Action item: find out your average spend per customer; compare it to the average for your business / industry. Then brainstorm and implement a system to increase this number. There are some great tools that you can use to track average customer spend and your progress in creating growth in this area.

Resource: this is an average spend analysis report for a salon business that was purchased on Google Answers for $75. A very valuable amount of information for a very reasonable price.

4. Is your Janitor Selling?

Continuing on our point above about average customer spend by creating new revenue sources to increase average customer spend, is to increase average customer spend by better sales process.

The easiest way to do this is to make sure that every point of contact with a customer is a sales opportunity.

It is important to realize that this is a delicate art. When implemented with a heavy hand (like my credit card company that insisted on hard pitching me 3 new monthly insurance offers when I am calling to activate my new card) you can turn away your existing customers.

However, when support staff and service providers are properly trained to match existing an customer’s needs to your products (and empowered to make adjustments and fine tune offers so the client’s needs are really taken care of) sales magic can happen.

Also, don’t overlook the obvious. When I was a waiter working my way through university I won the dessert and add-on sales competition every month. At a certain point I just decided that my best strategy was simply to assume that everyone really did want to buy an appetizer/salad or dessert with every meal, so I asked, in a polite and friendly and fun way, EVERY single person at every table I served, if they want appetizers and desserts.

The results were staggering. I would double the add-ons sales of the other waiters. No magic, no flowery description of ingredients, just a straight forward suggestion to every person I came in contact with.

Action item: begin asking for more sales. Be in tune to your clients’ wants and needs and connect them to your products. Study a “perfect” client interaction for clues for how every customer interaction could go.

Sales tip: great salespeople ask questions and really listen to the customer’s answers. Only then to they suggest a solution. If the company they work for doesn’t offer a solution to a problem that they see repeatedly, then they make sure management creates a solution.

5. Play Time = Profit Time

This may seem C-R-A-Z-Y, but hear me out. Did you know that engineers at Google are encouraged to spend 20% of their time working on whatever they want?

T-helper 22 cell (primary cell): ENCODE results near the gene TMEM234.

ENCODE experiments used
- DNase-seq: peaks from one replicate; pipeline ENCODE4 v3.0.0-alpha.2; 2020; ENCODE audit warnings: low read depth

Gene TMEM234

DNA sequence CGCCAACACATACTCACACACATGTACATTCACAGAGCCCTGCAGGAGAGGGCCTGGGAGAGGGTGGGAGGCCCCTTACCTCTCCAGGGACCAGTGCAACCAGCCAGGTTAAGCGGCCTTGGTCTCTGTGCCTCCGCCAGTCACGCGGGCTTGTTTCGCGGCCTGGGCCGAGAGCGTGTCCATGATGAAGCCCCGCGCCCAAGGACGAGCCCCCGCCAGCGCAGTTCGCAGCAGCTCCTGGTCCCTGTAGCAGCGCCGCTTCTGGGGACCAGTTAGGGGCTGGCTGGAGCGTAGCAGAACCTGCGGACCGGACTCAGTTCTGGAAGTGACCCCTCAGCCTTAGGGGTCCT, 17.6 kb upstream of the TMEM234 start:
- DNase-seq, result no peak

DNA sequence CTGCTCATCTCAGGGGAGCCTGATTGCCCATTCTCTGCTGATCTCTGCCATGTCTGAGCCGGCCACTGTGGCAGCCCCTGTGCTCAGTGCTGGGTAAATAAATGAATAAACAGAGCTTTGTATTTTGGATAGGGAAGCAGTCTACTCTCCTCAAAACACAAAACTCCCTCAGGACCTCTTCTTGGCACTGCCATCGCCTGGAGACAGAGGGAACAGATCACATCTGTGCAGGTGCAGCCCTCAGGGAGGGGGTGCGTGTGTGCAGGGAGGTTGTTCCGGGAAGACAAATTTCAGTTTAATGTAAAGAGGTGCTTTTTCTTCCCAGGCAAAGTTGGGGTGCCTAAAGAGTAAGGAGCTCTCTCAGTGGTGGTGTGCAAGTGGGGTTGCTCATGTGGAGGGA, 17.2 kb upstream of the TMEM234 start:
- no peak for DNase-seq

That’s one full day a week with no deadline, no project manager, no “bottom line”, just pure fun and creativity. Can you imagine? As a small business owner it almost makes my stomach flip to consider giving that freedom to myself, never mind my employees.

Here’s the kicker though: many of Google’s greatest, and most profitable, innovations of come from these fun days. How about: Gmail, Google News, Google Finance? Yes, all started as fun projects by employees using their 20% time.

Action Item: block off some time each week (if you can’t do 20%, then try a couple hours) to do something purely for fun. It should be related to your interests, not your business needs. And if possible set aside any possible focus on results… the measure of success here is how much fun you had, not the bottom line.

If you have employees, roll this fun time out to them as well… deep breath! Hey, it works for Google, and last time I checked they were doing pretty well.

During the rest of the week, with your business owner’s cap back on, of course it is okay to monitor these project for potentially profitable synergies for your business. icon wink Top 5 Ways to Grow Your Business without More Marketing

Bonus Strategy – Save your Money!

It is amazing how many small businesses don’t take advantage of the Internet to lower their costs. Especially smaller local businesses can get set in their ways and never consider other options for purchasing supplies and raw materials.

Business checks and banking supplies are a perfect example, I actually started this site when I realized that the checks my bank was charging me over $1/each for, well sure enough I could be order business checks online for less than half that price.

There are many, many items that can be sourced online for a fraction of the cost. Office supplies, furnishings, uniforms and even many services. Every time you buy something, get in the habit of questioning the whether or not you are getting the best price from your current supplier.

[photo credit: thanks to bamyers4az from Flickr for the great shot of a goose playing hide and seek.]